The job of flight attendant is usually considered to be glamorous, sexy, adventurous and exciting. It is all these things, but there are many more facets to the job than most people realize. When contemplating the career, it is recommended that attention be paid to some of the added “baggage” we take on.
No one told me about reserve, let alone that I would be sitting it for 4 years! The idea of not knowing where I would be from one day to the next was at first intriguing and somewhat mysterious; I imagined myself a capricious character out of a romantic novel, basking in the Caribbean sun one day, skiing down a snow-capped slope in the Alps the next.
But after six months of red-eye flights to the west coast, early check-ins and 14-hour days with 5 trip segments per day, I had just about had my fill of reserve. I did end up in some unusual places, but not at all what I had hoped for - nothing romantic, nothing really exotic, just lots of hard work, weird hours and long days.
I felt really unglamorous on one occasion while down on my hands and knees, searching through the food bins of an MD-80 for an elderly gentleman’s lower dentures that he inadvertently left on his tray!
Then there was the airport in Omaha – snowed in, and the hotel van could not get to the airport. Fortunately, or maybe unfortunately for my cold and soaking wet feet, the hotel was close enough to make the trip by foot! So we trudged through a foot of slushy gray snow, in street shoes, sans boots, two blocks to the hotel.
After a year, I was getting used to reserve duty as a flight attendant. Now there were other annoyances that were beginning to set in. Winter had arrived. Every flight we had what seemed like 300 winter coats to stuff into the already loaded overhead bins, and flight delays were numerous. Passengers were grumbling to us as if it were our fault that the plane couldn’t get down the snow-coated runway.
Who cares if it slides off the runway – Mr. so-and-so had to get to his business meeting in Boston by noon. And Fred somebody was irate because his syrup was cold – he said, “on Air Wonderful the syrup is warm – I’m flying on that airline next time!”
He had complained during the entire flight about various indignities dealt to him by our airline, and we wanted desperately to tell him that everyone would probably be happier if he HAD flown Air Wonderful! We don’t like flight delays either, but we had to remind ourselves to smile and not take things personally!
Speaking of weather – the next thing I knew, spring was in the air and so were the thunderstorms. No one wants to be late getting to his or her destination, but do people really want to arrive on time so badly that they are willing to fly in dangerous weather? Flying in extreme turbulence and lightning is no fun, believe me.
And when something is wrong with the airplane, do people really want to get off the ground so badly that they can’t be patient long enough to have the mechanical problem repaired before takeoff? It certainly seems so, but these are usually the same folks that you see on the TV news talking about how shaken with fear they were when this unnerving experience occurred.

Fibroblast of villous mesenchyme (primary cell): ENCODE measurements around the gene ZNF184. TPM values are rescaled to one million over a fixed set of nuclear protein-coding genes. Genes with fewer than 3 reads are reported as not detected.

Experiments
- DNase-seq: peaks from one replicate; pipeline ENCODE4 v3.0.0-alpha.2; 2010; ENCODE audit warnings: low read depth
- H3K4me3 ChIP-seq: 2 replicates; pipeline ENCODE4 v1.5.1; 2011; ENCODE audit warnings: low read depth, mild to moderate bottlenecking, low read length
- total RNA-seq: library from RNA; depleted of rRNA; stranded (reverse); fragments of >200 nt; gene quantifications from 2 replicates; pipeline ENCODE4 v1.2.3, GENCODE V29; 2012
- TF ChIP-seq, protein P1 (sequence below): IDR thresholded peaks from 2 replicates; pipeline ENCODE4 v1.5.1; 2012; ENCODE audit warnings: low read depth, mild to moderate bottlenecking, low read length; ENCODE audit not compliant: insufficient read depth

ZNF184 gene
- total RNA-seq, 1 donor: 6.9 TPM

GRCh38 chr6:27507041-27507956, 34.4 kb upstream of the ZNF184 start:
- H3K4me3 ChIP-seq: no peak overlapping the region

Drunks. Can we ever say enough about how obnoxious drunken passengers disrupt a flight? Documented cases of air rage resulting in verbal abuse as well as physical assault on flight attendants or other passengers are becoming more frequent.
Most of the time these incidents are exacerbated by alcohol consumption. An out-of-control drunk has no place on a metal tube hurtling through the air at 45,000 feet - there is no security guard and no 911 to call.
At the hands of unruly passengers, flight attendants can suffer such things as disorderly children allowed to run wildly through the cabin, people who are demanding and rude, and worst of all, entitled travelers. These people think that the price of a first class ticket warrants them anything their hearts desire, just because they are celebrities, athletes, big shots in the business world or just feel special for some reason.
Whether it is free drinks, an extra meal, not having to put their oversized bag under the seat for takeoff, or helping themselves to goosing a flight attendant’s behind, these people leave their good sense and maturity in the departure lounge (or airport bar)! Flight attendants must learn to become assertive very quickly, or they can be manipulated and exploited in every way imaginable.
No one told me about cleaning the airplane. Sometimes we go to cities where aircraft cleaners are not available, and guess who has to clean and straighten up the plane? Vomit-filled barf bags, seatbacks stuffed with dirty tissues, diapers and God-only-knows what else, and surprises left in the lavatories!
People can be very nasty when traveling, and the flight attendant must prepare the plane for the next onslaught of wayward voyagers.
Taking into account all these frustrations, for some of us there is still no other job as fulfilling as that of a flight attendant. The perks far outweigh the disadvantages. If you like working with and helping people, flying provides the perfect outlet. Airlines are looking for folks who possess good interpersonal skills and a measure of compassion.
No other jobs satisfy the fantasy of world travel quite as completely as flying; none are so gratifying to the itinerant career seeker in terms of scope and mobility. How many other jobs offer the benefits, excitement and prestige that flying does, not to mention the shopping and sightseeing!
---By Wendy Stafford, a former flight attendant and president and senior consultant at Airline Inflight Resources, a professional interview coaching company devoted exclusively to airlines. Visit her website at http://www.airlineinflight.com